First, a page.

The Washington State Department of Health is bolstering its Newborn Screening Program, testing for additional disorders with the goal of helping more infants get treatment early in life.
The testing, conducted using a dried blood spot collected from a baby’s heel, now screens for 29 conditions. About 200 infants each year have a disorder diagnosed due to the state’s testing. A remodel and expansion of the department’s laboratory space has allowed for additional testing.
The state will now test for X-linked adrenoleukodystrophy, which affects the nervous system and adrenal glands. This summer, it will also begin second tier testing for cystic fibrosis. It also plans to add tests for mucopolysaccharidosis type I and Pompe disease, and it’s looking into testing for spinal muscular atrophy.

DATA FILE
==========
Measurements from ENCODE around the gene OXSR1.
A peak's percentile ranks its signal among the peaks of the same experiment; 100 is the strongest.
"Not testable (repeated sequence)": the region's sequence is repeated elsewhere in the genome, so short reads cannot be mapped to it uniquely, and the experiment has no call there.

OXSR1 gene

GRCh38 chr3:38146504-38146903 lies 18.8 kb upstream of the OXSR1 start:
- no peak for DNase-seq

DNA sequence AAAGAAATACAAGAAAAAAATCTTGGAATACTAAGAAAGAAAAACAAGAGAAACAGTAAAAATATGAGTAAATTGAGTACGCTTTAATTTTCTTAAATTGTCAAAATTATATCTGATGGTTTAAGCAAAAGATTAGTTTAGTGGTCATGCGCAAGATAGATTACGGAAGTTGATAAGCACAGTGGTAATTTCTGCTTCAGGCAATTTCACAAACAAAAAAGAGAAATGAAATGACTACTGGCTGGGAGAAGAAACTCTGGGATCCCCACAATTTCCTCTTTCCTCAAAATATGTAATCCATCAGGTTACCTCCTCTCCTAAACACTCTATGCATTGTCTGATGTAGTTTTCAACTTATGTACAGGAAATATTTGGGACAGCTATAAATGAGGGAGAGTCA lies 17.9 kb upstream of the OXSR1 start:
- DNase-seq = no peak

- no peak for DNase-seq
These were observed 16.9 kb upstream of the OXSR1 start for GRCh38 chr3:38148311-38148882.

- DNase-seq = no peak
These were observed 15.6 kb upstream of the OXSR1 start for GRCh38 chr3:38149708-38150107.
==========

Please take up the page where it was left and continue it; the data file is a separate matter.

Funding for the X-ALD testing equipment was provided in part by the Ethan Zakes Foundation.
“We save lives by testing all babies born in Washington for these rare congenitaldisorders, which can quickly lead to death or long-term disability if not rapidly identified,” Washington State Secretary of Health John Wiesman said in a statement.